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What do GPUs do in your data center?

Though developed to handle complex graphics rendering calculations, GPUs now handle a variety of tasks in the data center. Learn what they can do for you.

A graphics processing unit performs rapid mathematical calculations to render graphics, and organizations often employ GPUs to aid in workload acceleration -- specifically to support AI and machine learning. Heavy processing tasks of this type often require multiple GPU chips, each with multiple cores, to do their work.

A GPU performs heavier mathematical calculations than a CPU by employing parallel processing, in which multiple processors take on different parts of the same task. It has its own RAM to store the data it processes.

Implementing a GPU in your data center

You can implement a GPU in one of two ways. The aftermarket approach -- the smaller scale method -- has you install the GPU subsystem as an upgrade to one or more existing servers in your data center. This approach is most popular with organizations early in the adoption cycle and those that still experiment with GPUs. However, this style of implementation creates significant additional power demands.

The other approach to implementation is including GPUs as part of your server refresh cycles. This enables you to buy or lease new servers that come with GPUs preinstalled along with suitable power supplies. Organizations that seek more extensive, permanent GPU deployments often prefer this approach.

Your approach to implementation depends on how you intend your infrastructure to consume GPU resources and what workloads you intend to run.

GPUs vs. CPUs

GPUs differ from other processing chips in a handful of ways.

The CPU -- the GPU's predecessor -- uses logic circuitry to process commands sent to it by the OS, and performs arithmetic, logic and I/O operations. It feeds data to specialized hardware and sends instructions to different parts of the compute system. It functions as the "brain" of the computer. The GPU was initially designed to complement the CPU by offloading more complex graphics rendering tasks, leaving the CPU free to handle other compute workloads. One major difference between the GPU and the CPU is that the GPU performs operations in parallel rather than in serial.

The GPU and CPU are both critical for data analytics. The GPU's ability to tackle heavy mathematical tasks such as matrix multiplication can speed up deep learning and data analysis, but it's an ill fit for smaller tasks such as querying data in a database.

Rather than deciding between GPU or CPU chips for your data center, consider using both together. The chips were designed to complement one another; you can greatly accelerate particularly heavy workloads, such as training machine learning models or performing specialized analytical tasks, with both.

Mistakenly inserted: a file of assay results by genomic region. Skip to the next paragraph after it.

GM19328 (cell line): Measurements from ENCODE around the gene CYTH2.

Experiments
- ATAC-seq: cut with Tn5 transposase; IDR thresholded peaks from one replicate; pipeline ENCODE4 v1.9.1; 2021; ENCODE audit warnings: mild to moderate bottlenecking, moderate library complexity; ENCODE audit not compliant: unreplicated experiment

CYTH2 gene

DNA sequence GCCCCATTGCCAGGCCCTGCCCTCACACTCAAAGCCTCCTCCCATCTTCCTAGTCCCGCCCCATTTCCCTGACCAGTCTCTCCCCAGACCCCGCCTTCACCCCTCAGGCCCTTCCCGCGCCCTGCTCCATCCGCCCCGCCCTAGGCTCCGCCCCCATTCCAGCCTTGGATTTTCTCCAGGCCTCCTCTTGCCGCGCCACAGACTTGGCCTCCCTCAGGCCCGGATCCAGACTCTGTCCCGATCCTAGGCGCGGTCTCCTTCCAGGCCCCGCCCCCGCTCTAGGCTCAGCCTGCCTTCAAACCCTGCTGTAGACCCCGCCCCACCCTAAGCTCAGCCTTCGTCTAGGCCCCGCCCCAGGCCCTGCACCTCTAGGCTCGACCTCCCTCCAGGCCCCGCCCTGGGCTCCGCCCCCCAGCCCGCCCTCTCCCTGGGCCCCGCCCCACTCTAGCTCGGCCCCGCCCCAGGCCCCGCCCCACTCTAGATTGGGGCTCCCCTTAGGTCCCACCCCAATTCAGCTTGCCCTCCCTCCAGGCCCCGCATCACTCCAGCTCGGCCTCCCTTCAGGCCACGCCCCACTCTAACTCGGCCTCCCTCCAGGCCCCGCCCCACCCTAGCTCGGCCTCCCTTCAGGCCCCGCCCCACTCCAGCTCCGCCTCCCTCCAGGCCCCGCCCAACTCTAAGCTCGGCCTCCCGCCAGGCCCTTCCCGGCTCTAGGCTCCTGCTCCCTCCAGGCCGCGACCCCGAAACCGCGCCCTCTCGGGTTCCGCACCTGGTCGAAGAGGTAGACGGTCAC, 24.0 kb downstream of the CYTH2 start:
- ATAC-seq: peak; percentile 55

Virtualizing GPUs

To virtualize a GPU is not quite the same as virtualizing CPU or RAM. Each GPU is unique, which means designing, licensing and deploying vGPUs requires a different approach.

You can run different models of GPU cards in the same VMware cluster, for example. However, each host in that cluster must run the same GPU cards internally, which means that although your hosts can have different GPU models, each host can only have one model installed. You must also have a license to enable drivers to access remote GPU functionality, and this license then determines the features of each vGPU. If you have multiple types of GPUs in your cluster, you must have an additional license to pull everything together.

Also consider aspects such as security, hardware host platforms, power requirements and cooling requirements before deploying vGPUs in the infrastructure.

Compare major GPU offerings

Nvidia and AMD offer the two most popular GPU products on the market. Nvidia's GPUs handle a range of tasks in data centers, including machine learning training and operating machine learning models. Organizations also use Nvidia GPUs to speed up calculations in supercomputing simulations. Nvidia has worked with its partner OmniSci to develop a platform with a GPU-accelerated database, rendering engine and visualization system for faster analytics results.

AMD's GPUs, meanwhile, mainly target scientific computing workloads. Its GPU portfolio has two separate targets, one for data center performance models and the other for gaming-targeted models. It offers an open software development platform called ROCm that enables developers to write and compile code for a variety of environments, and it supports common machine learning frameworks.

AMD has a slight advantage over Nvidia in terms of performance. However, Nvidia handles AI workloads better and includes more memory in its GPUs and has a more mature programming framework.

When it comes to AMD and Nvidia's vGPU offerings, the vendors take different delivery approaches. Nvidia's vGPUs require installing host drivers within the hypervisor, allocating vGPUs to guest VMs. AMD has a fully hardware-based approach and allocates a portion of GPU cores to each machine directly.

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